For the first time in eight months, India’s exports have fallen year-on-year–just the sort of confidence-drainer the economy could do without at this point. They were down 3.7 per cent in February 2013, when compared to February 2014.
Now, imports fell too, and by a much larger proportion – a fallout of the government’s clampdown on gold imports, mainly – and so India’s trade deficit still looks like its improving. But that’s not really true. Because the fall in imports is temporary, a product of gold import restrictions that simply can’t last forever unless we want to go back to the 1970s of Haji Mastan and boats landing at midnight in Madh Island. But slack exports are structural.
There are two main reasons. The first is the current ridiculousness of the rupee. The slightly demented exuberance of various investors in the Indian markets – some of whom apparently expect Narendra Modi to be sworn in sometime in the next few days, and for India to be transformed into a land of milk and honey in week after that – has pushed the Sensex to a record high – but pushed the rupee to an eight-month high, too. Is it surprising, even slightly, that export growth hits an eight-month low just as the rupee hits an eight-month high? No, it isn’t. In a way, India is a victim of its own success. It tackled the headline current account deficit number so successfully – bringing it down from 6.5 per cent of GDP in the last quarter of 2012 to 0.9 per cent in the last quarter of 2013 – that it began to be seen as a safe destination for money. And that meant that the rupee strengthened – and exports fell.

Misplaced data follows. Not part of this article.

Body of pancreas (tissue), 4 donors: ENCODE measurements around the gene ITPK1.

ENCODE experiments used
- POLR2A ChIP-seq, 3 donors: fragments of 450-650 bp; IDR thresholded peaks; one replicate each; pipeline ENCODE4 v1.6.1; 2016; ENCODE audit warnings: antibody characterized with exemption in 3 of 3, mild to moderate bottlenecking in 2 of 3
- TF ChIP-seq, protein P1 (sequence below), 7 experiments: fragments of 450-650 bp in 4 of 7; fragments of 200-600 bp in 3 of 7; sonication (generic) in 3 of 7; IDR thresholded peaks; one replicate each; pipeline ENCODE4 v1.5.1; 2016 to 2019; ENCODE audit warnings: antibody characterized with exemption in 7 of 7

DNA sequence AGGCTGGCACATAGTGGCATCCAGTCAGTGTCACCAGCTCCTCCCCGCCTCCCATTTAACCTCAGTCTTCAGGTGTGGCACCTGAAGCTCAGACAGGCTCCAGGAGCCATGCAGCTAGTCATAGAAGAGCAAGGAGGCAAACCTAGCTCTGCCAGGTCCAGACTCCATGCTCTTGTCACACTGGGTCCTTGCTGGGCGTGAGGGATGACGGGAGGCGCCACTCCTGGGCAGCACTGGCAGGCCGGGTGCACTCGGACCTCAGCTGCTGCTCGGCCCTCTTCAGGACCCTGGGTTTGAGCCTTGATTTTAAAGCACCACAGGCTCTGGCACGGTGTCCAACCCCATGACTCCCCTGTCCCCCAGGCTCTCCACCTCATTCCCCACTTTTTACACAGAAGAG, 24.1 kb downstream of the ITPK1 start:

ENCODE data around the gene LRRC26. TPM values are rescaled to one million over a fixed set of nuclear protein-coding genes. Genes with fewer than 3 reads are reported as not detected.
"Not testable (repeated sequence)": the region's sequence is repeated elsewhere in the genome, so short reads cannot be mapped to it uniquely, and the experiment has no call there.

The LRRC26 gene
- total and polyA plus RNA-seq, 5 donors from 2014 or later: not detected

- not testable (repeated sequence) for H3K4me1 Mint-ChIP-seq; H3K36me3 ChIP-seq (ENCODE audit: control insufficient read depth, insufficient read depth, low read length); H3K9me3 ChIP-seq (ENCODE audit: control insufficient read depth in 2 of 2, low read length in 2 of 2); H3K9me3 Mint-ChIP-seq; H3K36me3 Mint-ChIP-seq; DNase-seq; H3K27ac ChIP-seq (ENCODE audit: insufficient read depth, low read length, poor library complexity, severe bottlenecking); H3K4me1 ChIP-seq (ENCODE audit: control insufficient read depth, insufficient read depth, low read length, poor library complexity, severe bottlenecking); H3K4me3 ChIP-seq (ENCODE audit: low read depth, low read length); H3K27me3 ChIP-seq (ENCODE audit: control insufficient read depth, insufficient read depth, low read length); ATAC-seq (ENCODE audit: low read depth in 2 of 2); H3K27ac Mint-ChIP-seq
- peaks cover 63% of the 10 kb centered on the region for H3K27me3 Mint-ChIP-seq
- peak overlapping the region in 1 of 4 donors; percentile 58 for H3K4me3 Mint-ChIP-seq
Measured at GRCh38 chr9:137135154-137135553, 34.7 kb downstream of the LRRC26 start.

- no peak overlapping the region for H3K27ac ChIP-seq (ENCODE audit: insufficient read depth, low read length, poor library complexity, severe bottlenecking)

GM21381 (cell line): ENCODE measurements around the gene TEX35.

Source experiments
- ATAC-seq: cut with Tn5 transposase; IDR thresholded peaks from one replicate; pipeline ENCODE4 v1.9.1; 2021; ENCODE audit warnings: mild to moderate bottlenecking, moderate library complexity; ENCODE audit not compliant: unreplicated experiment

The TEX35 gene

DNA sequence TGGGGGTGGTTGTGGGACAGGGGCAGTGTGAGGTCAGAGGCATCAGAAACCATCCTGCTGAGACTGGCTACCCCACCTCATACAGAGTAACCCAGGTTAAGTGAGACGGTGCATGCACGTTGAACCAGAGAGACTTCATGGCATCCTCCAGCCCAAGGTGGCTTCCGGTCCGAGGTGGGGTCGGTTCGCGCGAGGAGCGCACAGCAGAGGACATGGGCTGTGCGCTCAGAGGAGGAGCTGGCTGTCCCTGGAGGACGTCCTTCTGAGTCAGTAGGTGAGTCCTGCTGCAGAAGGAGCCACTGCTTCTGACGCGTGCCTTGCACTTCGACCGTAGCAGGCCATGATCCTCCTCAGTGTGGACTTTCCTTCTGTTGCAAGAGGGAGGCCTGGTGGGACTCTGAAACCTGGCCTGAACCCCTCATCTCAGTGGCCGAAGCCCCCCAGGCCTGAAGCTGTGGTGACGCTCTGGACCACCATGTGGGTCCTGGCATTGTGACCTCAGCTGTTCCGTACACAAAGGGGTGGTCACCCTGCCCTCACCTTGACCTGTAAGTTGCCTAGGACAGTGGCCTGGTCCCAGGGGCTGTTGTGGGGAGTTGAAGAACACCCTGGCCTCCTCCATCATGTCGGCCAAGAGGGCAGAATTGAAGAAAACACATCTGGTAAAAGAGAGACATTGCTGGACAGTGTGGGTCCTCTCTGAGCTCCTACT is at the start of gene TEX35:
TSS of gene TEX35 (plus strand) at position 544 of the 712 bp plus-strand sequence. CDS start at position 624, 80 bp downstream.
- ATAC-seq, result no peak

This can’t be allowed to last. The Reserve Bank is actually being pretty irresponsible in not choosing this moment to instead build up its reserves of dollars, and moderate what is obviously a temporary appreciation of the rupee. India doesn’t export enough; what we need is, ideally, a slightly undervalued rupee, not the too-strong one we have right now.
The second reason for the fall in exports is that India has been criminally slow and stupid in finalising a trade deal with the European Union. The FTA needed to be signed, ideally, before the EU’s decision to end the “generalised system of preferences” that favoured Indian exports. The GSP expired in December; but the FTA has been held back by an incompetent commerce ministry, that merely repeats in negotiations what various protectionist industry associations would like them to say. Even Finance Minister P Chidambaram, mystifyingly called a reformist by the Indian press, has spoken out against free trade agreements. But at least this government is partially committed to the FTA; once the United Progressive Alliance leaves office, we can say goodbye to any hope that a real free-trade deal will be signed. The BJP and the Third Front are both more protectionist at heart. Indian exporters will be stuck dealing with higher tariffs.
Simply put, the fall in exports is a product of poor policy from the RBI and laziness from the Centre. And it isn’t a minor thing, either; for more jobs, and robust industry, India needs to export more. But until minds change in Mint Road and North Block, the structural weakness in India’s exports won’t go away.